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January 19, 2017
In most cases, the way you serve the eviction notice as well the type of notice you serve can make or break your eviction case. If a landlord doesn’t serve the right type of notice to the tenant they wish to evict, the notice may be contested and the case automatically lost. What’s more, one of the typical mistakes landlords make is serving the notice incorrectly, which also severely jeopardizes the outcome of the case.
This article aims to give a brief overview of basic types of notices, as well as scenarios in which they should or shouldn’t be served.
January 19, 2017
As a landlord in California, you may feel that the law is more protective of tenants than landlords. Indeed, many would agree that the Golden State is very tenant-friendly. When talking about the law, the word that usually collocates with tenant is ”right”, whereas ”responsibility” is more closely linked to landlords.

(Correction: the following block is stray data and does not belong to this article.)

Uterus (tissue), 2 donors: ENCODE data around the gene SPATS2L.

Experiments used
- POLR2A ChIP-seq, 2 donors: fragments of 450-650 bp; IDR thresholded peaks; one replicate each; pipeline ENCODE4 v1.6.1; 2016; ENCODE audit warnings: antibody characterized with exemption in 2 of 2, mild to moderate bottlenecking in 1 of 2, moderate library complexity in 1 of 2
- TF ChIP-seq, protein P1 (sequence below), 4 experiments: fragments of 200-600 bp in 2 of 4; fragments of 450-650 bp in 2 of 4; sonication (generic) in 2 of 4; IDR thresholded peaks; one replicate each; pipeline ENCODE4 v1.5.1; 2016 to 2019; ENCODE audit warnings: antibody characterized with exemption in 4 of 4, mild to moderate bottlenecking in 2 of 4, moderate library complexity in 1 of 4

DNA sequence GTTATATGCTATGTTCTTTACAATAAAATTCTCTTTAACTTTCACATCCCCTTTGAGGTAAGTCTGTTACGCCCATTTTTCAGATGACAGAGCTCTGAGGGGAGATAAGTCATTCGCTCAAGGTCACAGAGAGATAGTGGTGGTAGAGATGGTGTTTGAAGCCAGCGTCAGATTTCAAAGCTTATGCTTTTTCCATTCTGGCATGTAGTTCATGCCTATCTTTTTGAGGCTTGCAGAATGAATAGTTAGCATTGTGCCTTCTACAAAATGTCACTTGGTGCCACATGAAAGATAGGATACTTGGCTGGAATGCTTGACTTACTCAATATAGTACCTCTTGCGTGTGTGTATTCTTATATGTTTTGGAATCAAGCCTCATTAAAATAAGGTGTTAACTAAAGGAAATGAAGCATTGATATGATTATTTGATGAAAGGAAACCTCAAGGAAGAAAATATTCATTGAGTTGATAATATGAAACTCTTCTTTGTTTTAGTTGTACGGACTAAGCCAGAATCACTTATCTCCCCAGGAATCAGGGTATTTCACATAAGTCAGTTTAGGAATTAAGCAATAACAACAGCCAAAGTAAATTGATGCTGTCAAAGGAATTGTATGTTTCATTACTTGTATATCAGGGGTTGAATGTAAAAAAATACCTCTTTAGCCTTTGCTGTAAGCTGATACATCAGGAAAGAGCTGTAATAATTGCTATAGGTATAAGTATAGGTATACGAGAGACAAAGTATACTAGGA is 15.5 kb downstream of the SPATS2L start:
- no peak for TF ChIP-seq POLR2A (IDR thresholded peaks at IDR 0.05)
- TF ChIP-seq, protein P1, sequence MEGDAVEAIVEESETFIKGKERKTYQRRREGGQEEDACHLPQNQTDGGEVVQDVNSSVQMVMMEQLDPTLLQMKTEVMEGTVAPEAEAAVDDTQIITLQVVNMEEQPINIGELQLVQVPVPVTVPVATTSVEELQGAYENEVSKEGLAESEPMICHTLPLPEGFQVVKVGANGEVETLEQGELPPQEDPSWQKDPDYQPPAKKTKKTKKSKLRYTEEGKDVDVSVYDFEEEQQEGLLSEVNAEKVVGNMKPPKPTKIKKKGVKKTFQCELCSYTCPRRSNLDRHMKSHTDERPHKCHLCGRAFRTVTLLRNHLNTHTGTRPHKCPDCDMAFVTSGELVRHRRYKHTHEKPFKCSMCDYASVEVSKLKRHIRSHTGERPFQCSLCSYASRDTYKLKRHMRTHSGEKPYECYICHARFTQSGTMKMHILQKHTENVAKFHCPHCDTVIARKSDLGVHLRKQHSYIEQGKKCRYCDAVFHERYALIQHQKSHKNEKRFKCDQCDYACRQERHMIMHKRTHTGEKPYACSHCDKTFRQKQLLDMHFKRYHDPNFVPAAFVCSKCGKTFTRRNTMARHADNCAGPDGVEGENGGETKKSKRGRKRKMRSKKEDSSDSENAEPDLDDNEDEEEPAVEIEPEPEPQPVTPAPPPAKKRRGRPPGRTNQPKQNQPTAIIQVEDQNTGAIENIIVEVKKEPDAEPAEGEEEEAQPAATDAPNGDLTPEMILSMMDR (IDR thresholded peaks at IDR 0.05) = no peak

It’s not uncommon that tenants exploit this situation quite forcibly, so it’s essential that landlords get well-informed about both their rights and responsibilities. In most cases, the best move is to seek professional help with eviction in San Diego to speed up the eviction process and avoid making rash decisions and typical mistakes.
That said, here is the outline of the basic rights and responsibilities of a landlord in San Diego.
December 15, 2016
It’s not uncommon to have issues with your tenants and wish they move out of your property as soon as possible. However, regardless of the reason for your decision to evict your tenant and how quickly you want them to leave, you mustn’t make rash decision and act on impulse. Instead, take a look at some typical mistakes most landlords make – these mistakes can cost you both time and money, and you’d do well to remember them.
Mistake #1 Serve the wrong notice
If you can’t solve the issue by talking to the tenant, or you have already tried that and failed, legal eviction is likely the only way to go. Still, very few landlords are familiar with the type of eviction notices, so they often serve the wrong one. This fact can later be used against them to dispute their case.